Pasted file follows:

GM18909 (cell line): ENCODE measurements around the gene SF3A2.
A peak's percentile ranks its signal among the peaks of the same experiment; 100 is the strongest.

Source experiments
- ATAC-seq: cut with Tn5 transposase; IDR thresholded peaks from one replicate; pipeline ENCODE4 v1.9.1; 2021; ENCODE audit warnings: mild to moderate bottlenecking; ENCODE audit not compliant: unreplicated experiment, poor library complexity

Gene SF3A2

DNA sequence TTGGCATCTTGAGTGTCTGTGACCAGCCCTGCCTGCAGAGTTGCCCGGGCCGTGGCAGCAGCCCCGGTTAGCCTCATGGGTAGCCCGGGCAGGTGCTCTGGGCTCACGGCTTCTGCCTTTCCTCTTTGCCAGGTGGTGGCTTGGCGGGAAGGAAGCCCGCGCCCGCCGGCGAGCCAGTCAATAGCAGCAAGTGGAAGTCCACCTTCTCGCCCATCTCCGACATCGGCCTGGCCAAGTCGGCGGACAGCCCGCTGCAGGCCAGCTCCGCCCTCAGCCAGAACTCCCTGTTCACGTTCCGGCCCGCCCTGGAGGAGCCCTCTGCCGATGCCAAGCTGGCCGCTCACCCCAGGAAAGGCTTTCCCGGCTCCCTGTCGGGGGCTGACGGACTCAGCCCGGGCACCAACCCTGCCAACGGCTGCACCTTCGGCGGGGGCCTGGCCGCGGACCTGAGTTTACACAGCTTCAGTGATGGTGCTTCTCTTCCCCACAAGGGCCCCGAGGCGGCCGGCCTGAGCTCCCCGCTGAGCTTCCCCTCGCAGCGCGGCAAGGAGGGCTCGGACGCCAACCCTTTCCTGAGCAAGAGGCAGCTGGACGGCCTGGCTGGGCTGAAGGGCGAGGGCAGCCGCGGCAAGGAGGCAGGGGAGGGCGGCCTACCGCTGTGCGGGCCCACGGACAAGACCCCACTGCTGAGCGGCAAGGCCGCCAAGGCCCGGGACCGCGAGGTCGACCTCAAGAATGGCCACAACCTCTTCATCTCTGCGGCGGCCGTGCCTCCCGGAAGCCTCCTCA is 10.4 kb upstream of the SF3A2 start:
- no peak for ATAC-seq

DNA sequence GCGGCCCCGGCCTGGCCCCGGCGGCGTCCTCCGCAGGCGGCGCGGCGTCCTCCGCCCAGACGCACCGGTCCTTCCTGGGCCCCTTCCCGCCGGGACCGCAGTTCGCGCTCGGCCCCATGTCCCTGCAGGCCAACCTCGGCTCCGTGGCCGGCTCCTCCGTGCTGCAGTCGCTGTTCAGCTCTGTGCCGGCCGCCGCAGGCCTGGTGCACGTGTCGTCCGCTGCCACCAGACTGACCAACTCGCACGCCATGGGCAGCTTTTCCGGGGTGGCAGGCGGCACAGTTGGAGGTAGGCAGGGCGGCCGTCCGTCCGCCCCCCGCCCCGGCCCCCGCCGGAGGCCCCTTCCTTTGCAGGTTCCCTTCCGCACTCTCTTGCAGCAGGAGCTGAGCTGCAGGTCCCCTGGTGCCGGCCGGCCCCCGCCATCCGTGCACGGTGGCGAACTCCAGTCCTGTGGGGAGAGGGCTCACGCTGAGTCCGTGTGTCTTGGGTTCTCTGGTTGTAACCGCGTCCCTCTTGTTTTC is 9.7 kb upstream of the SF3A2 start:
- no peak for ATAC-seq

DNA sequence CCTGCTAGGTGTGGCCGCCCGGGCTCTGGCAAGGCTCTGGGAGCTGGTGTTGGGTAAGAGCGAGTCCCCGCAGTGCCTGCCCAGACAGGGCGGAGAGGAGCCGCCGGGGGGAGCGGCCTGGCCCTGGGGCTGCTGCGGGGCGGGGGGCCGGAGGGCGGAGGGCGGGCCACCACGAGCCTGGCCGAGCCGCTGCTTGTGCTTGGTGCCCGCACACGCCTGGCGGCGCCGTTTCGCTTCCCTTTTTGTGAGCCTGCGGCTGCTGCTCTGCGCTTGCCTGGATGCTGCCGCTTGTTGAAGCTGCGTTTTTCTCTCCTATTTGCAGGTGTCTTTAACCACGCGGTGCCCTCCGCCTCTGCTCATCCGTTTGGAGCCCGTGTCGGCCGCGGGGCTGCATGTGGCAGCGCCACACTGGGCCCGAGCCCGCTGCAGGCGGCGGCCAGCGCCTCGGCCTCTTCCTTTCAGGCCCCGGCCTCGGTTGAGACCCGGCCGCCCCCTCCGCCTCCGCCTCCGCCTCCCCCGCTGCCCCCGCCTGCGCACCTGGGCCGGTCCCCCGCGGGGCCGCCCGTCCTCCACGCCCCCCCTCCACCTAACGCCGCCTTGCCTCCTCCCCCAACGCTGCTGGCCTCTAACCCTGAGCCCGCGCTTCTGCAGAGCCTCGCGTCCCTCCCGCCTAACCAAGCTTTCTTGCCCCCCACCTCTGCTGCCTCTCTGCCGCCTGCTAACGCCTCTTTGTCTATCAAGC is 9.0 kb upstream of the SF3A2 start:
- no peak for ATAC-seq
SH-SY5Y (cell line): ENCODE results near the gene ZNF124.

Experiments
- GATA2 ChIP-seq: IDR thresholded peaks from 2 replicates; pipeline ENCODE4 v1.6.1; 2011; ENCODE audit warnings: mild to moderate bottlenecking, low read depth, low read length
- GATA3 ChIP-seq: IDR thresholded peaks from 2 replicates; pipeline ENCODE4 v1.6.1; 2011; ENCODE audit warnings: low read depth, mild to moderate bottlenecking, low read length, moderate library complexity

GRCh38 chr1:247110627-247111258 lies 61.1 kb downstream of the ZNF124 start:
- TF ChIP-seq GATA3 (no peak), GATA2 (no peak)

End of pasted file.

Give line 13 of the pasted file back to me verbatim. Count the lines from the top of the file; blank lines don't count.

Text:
Experiments